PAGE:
Verizon & AT&T, to their credit, are doing real 5G mmWave. The early versions will peak at 5-10 gigabits and deliver to the customer a true gigabit or more. 20-gigabit downloads should be possible in a few years.

But China Telecom is putting in 2M ND 5G cells at 3.7 GHz. That will be a fine network, but little different than the same network using 4G LTE. China Telecom will have at least twice as many cells as AT&T or Verizon. It looks as though 80-90% of "5G" in the next 4-5 years will be low and midband NB 5G.

Former FCC Chairman Tom Wheeler pointed this out in DC last week and it should be enough to kill the merger.

* Massive MIMO uses 64 or more small antennas to send a dozen beams directed where the bandwidth is needed. In TDD bands, 2.5 GHz & 3.3-4.2 GHz, generally raises performance 3-5 times, In FDD frequencies, generally below 2.4 GHz, the improvement is usually 2-3 times.

 

Flore Low Latency LTE

dave askOn Oct 1, Verizon turned on the first $20B 5G mmWave network. It will soon offer a gigabit or close to 30M homes. Thousands of sites are live in Korea; AT&T is going live with mobile, even lacking phones. The hype is unreal. Time for reporting closer to the truth.

The estimates you hear about 5G costs are wildly exaggerated. Verizon is building the most advanced wireless network while reducing capex. Deutsche Telekom and Orange/France Telecom also confirm they won't raise capex.

Massive MIMO in either 4G or "5G" can increase capacity 4X to 7X, including putting 2.3 GHz to 4.2 GHz to use. Carrier Aggregation, 256 QAM, and other tools double and triple that. Verizon sees cost/bit dropping 40% per year.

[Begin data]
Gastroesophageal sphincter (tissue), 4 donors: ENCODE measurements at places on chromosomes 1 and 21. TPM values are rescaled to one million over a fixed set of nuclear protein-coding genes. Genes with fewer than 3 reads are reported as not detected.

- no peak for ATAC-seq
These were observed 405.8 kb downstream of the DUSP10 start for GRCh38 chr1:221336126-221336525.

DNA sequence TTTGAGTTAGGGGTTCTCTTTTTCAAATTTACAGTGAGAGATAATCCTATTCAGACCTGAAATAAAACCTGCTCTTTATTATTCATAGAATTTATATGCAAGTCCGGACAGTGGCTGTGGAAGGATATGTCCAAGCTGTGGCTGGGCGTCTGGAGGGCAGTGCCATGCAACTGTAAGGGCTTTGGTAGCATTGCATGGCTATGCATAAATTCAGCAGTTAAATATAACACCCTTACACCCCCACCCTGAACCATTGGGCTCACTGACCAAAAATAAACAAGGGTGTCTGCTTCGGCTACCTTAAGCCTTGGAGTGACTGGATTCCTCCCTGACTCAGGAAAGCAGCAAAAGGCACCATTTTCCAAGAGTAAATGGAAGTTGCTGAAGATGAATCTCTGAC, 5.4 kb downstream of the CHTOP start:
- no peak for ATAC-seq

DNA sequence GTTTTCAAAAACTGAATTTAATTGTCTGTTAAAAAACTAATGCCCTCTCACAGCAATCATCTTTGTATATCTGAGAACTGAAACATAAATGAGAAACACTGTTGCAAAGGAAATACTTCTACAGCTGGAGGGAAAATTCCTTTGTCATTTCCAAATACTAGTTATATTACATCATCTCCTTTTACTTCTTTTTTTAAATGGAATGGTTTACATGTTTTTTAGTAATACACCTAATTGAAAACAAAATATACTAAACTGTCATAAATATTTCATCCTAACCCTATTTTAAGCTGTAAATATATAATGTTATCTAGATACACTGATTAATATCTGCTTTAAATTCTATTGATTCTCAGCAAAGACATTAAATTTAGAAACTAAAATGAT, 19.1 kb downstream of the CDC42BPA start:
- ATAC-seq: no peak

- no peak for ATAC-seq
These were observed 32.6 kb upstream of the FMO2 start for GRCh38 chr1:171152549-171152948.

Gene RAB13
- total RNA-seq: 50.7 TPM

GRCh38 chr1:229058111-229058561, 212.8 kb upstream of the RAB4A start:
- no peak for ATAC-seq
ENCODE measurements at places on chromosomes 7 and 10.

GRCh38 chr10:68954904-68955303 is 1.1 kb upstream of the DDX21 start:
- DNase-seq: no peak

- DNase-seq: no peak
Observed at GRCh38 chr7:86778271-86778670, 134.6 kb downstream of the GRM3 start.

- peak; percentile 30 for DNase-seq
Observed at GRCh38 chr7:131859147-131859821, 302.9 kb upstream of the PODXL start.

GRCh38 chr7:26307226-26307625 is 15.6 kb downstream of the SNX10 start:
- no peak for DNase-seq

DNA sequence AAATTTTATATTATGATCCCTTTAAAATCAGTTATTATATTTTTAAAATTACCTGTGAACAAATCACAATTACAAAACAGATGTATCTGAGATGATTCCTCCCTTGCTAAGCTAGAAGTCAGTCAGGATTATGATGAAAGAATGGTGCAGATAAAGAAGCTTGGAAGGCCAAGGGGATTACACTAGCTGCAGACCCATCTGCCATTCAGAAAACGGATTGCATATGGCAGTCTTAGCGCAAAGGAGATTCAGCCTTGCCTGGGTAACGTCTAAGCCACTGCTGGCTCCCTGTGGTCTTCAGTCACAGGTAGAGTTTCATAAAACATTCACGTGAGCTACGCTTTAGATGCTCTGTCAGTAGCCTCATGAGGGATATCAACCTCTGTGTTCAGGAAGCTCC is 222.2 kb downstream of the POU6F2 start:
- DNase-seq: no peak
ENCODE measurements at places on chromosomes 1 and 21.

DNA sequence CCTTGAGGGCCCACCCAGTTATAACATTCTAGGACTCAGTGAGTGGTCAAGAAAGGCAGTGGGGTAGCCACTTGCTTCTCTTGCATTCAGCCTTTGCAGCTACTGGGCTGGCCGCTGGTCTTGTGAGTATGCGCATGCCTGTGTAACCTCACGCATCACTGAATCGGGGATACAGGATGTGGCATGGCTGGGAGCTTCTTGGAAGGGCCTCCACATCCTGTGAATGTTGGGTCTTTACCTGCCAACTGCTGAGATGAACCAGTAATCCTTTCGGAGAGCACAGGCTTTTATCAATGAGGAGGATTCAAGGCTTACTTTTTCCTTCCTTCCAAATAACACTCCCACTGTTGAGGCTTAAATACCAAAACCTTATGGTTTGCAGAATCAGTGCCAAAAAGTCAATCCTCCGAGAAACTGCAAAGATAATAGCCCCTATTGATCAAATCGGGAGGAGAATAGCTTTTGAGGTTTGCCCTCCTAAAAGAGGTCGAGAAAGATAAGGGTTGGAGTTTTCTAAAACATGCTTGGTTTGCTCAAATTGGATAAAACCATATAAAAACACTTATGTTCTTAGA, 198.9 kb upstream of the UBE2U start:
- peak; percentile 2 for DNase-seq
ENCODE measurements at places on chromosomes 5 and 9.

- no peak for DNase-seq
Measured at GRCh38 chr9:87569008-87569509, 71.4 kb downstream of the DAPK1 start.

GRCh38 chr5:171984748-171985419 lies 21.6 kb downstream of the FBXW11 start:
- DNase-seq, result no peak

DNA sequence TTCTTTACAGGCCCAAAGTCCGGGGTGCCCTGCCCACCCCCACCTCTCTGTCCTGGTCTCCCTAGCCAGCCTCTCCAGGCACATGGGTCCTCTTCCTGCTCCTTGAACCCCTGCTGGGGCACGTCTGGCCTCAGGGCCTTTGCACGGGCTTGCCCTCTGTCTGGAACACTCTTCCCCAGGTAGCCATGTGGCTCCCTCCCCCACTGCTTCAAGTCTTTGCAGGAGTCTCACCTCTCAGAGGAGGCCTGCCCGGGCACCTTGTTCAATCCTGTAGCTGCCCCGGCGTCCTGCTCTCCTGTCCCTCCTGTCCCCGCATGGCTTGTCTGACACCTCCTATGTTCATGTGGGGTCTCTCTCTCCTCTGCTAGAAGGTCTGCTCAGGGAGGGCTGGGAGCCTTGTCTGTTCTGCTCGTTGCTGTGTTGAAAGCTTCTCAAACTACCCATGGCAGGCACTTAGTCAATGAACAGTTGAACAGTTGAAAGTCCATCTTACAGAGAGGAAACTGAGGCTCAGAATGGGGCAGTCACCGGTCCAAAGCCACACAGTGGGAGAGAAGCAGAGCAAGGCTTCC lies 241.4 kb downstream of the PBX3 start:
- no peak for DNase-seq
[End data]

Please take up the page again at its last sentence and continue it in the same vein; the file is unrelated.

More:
Cisco & others see traffic growth slowing to 30%/year or less.  I infer overcapacity almost everywhere.  

Believe it or not, 80% of 5G (mid-band) for several years will be slower than good 4G, which is more developed.

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5G Why Verizon thinks differently and what to do about it is a new report I wrote for STL Partners and their clients.

STL Partners, a British consulting outfit I respect, commissioned me to ask why. That report is now out. If you're a client, download it here. If not, and corporate priced research is interesting to you, ask me to introduce you to one of the principals.

It was fascinating work because the answers aren't obvious. Lowell McAdam's company is spending $20B to cover 30M+ homes in the first stage. The progress in low & mid-band, both "4G" and "5G," has been remarkable. In most territories, millimeter wave will not be necessary to meet expected demand.

McAdam sees a little further. mmWave has 3-4X the capacity of low and mid-band. He sees an enormous marketing advantage: unlimited services, even less congestion, reputation as the best network. Verizon testing found mmWave rate/reach was twice what had been estimated. All prior cost estimates need revision.

My take: even if mmWave doesn't fit in your current budget, telcos should expand trials and training to be ready as things change. The new cost estimates may be low enough to change your mind.